Leon's Weblog

October 28, 2009

PHP Authentication Over Unsecured Internet Connection

Filed under: Software Dev — Leon @ 7:50 pm

When I wrote my earlier article on Managing Users in a PHP Web Application, I neglected to mention that the authentication mechanism is only acceptable when users are connected over a secure connected (HTTPS) or are on a trusted network (such as a corporate intranet). We went through great lengths ensuring that the passwords are stored securely in the database and that the site is not susceptible to SQL injection or XSS techniques. However, when the login form is submitted over an unsecured internet connection the password is sent back to the server in plain text. Anyone lurking on the network can easily get the login credentials using a network sniffer such as Wireshark. The solution to this problem is to hash the password using MD5 on the client side prior to submitting the login page. This is similar to how we hashed the password stored in the database to prevent people with access to the table from viewing users’ passwords.

The following article goes over the technique of securing client-side passwords using a JavaScript implementation of MD5. The key to take away from the article (besides the JavaScript code for MD5) is that the user’s password is hashed and submitted in hashed form only. In my case, I simply replace the clear text password with the hashed version prior to submitting the login form. This is the only change required to the login form code implemented in the previous article.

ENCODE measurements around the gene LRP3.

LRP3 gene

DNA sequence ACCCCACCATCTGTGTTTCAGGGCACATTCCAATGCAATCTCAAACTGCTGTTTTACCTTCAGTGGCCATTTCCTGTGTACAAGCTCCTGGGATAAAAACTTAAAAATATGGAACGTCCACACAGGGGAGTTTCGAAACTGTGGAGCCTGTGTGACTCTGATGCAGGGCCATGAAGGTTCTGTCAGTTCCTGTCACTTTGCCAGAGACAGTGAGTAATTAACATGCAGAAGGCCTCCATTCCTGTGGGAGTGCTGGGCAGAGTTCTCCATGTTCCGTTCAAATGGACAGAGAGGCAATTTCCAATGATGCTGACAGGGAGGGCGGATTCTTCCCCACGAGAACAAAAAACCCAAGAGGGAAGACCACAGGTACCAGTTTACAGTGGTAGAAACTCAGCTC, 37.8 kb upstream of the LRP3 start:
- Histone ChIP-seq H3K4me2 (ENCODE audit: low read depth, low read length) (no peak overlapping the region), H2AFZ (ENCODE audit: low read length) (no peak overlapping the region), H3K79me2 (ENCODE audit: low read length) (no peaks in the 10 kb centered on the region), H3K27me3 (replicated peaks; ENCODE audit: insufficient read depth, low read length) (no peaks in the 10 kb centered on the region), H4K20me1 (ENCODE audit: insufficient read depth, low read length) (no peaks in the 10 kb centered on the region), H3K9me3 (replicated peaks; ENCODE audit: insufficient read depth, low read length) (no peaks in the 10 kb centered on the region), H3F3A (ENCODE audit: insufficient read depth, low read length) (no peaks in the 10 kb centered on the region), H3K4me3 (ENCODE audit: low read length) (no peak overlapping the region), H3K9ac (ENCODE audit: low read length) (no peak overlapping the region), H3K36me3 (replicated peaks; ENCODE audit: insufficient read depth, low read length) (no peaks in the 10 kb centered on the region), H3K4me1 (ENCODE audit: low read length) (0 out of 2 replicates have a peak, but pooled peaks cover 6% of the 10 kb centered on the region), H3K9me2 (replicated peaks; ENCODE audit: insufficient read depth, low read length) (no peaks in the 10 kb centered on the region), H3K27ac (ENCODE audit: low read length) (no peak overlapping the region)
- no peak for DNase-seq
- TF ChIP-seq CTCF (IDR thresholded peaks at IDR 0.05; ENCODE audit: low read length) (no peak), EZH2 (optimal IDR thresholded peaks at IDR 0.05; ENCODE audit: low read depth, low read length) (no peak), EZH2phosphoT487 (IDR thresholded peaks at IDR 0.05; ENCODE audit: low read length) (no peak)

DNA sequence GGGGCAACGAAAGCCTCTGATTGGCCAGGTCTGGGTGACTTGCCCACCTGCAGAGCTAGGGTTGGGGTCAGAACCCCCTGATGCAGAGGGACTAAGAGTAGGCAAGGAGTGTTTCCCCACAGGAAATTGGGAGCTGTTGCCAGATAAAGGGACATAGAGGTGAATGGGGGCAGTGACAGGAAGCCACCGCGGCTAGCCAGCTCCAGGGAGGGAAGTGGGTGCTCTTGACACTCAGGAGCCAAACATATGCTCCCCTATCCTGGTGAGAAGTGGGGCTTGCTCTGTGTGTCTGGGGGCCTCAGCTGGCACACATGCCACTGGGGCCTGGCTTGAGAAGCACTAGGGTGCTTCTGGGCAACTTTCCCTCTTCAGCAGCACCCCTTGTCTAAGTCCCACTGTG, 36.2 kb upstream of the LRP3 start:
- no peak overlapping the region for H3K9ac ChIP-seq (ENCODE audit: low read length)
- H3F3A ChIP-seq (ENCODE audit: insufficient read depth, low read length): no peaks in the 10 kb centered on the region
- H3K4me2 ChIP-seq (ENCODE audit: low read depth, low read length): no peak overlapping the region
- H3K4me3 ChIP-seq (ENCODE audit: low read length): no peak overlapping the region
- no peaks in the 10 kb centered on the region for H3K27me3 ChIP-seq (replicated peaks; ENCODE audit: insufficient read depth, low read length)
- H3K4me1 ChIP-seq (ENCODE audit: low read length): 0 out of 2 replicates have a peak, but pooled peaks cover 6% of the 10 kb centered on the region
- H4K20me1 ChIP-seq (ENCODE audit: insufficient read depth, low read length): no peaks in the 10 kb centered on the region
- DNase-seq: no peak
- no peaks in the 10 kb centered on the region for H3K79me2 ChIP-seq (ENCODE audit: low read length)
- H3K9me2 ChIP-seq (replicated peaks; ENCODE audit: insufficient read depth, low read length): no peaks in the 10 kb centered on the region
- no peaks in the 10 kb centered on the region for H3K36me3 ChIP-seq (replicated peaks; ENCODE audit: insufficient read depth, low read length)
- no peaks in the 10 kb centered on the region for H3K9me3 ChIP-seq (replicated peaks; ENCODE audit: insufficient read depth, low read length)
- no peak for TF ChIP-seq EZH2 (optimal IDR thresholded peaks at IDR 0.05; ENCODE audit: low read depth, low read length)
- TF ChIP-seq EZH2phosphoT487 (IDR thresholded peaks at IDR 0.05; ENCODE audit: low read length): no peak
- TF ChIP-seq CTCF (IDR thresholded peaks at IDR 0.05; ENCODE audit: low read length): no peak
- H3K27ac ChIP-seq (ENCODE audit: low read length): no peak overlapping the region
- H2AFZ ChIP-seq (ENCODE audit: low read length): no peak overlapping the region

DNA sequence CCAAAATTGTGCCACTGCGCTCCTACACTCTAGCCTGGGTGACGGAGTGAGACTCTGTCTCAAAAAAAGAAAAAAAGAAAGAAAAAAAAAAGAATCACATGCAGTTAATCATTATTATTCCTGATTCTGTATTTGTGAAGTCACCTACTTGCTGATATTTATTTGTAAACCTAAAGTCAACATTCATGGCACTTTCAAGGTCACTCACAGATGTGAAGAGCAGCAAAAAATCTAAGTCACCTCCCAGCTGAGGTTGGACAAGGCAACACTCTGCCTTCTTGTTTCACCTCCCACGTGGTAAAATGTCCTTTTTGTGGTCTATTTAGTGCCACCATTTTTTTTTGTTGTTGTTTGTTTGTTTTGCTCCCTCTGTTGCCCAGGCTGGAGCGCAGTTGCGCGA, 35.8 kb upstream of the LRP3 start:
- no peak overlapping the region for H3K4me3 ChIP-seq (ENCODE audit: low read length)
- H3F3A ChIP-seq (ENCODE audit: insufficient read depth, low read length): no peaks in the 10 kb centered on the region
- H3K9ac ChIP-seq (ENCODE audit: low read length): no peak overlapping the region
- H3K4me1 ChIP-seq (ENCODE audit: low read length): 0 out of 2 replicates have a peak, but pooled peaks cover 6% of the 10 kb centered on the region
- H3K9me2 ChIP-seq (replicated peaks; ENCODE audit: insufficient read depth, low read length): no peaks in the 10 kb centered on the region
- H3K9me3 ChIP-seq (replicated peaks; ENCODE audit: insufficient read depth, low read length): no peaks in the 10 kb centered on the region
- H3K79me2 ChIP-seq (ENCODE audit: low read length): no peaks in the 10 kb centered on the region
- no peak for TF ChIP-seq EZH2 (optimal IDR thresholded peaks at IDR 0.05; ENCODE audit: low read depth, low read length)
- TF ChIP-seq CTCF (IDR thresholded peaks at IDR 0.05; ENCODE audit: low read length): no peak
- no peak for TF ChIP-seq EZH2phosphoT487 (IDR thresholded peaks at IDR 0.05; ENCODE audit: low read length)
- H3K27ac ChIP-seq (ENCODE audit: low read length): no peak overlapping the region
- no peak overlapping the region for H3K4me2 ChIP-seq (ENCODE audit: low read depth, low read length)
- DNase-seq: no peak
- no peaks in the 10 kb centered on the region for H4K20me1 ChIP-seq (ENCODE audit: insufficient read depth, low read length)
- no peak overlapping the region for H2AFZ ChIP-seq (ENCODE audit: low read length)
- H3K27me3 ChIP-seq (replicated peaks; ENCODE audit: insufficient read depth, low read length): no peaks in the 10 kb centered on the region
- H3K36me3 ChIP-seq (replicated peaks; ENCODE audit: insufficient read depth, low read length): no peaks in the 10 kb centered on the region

<input onclick="document.form.txtPW.value=MD5(document.form.txtPW.value)" name="Login" type="submit" value="Login" />

Note that this solution will only work if the client has JavaScript enabled on their browser. You can use FireBug’s network panel to verify that the clear-text password is not transmitted.

October 19, 2009

Transferring Linux Server to a 1&1 Shared Host

Filed under: Personal,Software Dev — Leon @ 1:40 am

Recently, I was forced to relocate my Linux server so I decided to try out 1&1’s Shared Web Hosting package. This option was a lot cheaper then paying collocation fees at a server farm and provided a solution that is a bit easier to maintain. The challenge was setting up the environment to have the same functionality that I used to have on the LAMP server in 1&1’s restricted environment. I’ll describe some of the challenges and solutions bellow. This is a follow-up to an earlier guide that I wrote on Configuring a 1&1 Shared Host. (more…)